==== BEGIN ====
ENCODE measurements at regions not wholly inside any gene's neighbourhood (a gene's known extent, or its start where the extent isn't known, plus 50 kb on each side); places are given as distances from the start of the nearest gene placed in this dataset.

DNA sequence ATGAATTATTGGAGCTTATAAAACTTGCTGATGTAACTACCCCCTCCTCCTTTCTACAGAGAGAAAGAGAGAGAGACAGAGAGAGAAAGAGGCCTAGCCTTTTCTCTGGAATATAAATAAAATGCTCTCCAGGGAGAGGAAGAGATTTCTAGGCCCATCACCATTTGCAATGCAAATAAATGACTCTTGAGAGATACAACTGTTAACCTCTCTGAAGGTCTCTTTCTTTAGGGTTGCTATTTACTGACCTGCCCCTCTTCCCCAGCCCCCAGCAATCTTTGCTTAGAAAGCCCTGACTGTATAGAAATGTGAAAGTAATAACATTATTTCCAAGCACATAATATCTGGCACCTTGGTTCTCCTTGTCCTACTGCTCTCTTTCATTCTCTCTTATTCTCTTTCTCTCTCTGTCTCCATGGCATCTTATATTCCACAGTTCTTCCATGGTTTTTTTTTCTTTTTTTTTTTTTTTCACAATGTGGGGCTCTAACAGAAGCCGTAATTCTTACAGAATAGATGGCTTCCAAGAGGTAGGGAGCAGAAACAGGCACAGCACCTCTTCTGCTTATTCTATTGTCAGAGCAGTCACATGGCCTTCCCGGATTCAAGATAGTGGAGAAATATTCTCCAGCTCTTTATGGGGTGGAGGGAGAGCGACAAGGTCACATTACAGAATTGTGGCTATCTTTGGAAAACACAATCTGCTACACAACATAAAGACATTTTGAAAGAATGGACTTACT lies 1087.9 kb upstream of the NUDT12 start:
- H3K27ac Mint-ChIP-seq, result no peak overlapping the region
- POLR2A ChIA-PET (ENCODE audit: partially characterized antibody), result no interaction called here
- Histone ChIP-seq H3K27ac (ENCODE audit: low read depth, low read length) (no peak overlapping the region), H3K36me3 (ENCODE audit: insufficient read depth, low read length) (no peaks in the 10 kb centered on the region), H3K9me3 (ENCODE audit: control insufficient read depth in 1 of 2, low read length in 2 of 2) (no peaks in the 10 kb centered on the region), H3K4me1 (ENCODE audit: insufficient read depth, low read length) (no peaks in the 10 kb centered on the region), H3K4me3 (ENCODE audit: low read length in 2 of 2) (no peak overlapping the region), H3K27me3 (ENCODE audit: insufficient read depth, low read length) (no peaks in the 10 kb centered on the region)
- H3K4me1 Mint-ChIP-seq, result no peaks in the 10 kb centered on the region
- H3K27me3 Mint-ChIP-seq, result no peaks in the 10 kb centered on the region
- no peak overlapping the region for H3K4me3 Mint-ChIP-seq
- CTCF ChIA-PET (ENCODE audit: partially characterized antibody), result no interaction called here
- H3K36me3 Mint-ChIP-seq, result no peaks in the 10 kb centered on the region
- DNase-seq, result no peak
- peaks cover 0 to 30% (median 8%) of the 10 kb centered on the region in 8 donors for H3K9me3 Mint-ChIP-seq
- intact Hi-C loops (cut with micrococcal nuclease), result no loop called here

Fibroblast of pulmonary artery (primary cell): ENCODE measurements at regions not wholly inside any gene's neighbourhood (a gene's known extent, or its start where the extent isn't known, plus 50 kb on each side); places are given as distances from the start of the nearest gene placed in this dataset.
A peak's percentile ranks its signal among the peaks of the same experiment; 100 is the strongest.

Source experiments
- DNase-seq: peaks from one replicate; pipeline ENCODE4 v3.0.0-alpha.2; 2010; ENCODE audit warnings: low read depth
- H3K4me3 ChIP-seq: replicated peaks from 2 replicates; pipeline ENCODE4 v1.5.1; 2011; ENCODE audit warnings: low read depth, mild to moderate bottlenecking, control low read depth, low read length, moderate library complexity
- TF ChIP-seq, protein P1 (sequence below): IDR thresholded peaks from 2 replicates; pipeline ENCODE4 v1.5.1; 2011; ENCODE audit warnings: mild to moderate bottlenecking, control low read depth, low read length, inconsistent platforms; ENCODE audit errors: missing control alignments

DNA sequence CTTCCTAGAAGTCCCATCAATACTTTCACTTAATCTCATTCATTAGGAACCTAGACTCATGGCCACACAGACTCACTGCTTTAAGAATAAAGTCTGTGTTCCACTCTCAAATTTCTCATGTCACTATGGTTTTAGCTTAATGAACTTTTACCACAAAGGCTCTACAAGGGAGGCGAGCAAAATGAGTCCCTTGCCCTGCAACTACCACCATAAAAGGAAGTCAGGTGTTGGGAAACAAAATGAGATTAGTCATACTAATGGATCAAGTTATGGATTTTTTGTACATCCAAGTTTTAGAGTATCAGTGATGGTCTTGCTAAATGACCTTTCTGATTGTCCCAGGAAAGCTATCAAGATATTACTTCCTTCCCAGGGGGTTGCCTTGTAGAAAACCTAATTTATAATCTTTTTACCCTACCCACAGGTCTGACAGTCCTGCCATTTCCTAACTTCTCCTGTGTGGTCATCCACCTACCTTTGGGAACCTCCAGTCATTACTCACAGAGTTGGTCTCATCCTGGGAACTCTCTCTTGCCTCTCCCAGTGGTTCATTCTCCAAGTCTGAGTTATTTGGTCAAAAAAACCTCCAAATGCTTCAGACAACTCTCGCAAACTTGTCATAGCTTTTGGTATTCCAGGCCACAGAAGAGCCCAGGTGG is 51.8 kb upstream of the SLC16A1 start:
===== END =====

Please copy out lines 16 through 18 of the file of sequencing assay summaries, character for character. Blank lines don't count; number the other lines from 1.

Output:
Source experiments
- DNase-seq: peaks from one replicate; pipeline ENCODE4 v3.0.0-alpha.2; 2010; ENCODE audit warnings: low read depth
- H3K4me3 ChIP-seq: replicated peaks from 2 replicates; pipeline ENCODE4 v1.5.1; 2011; ENCODE audit warnings: low read depth, mild to moderate bottlenecking, control low read depth, low read length, moderate library complexity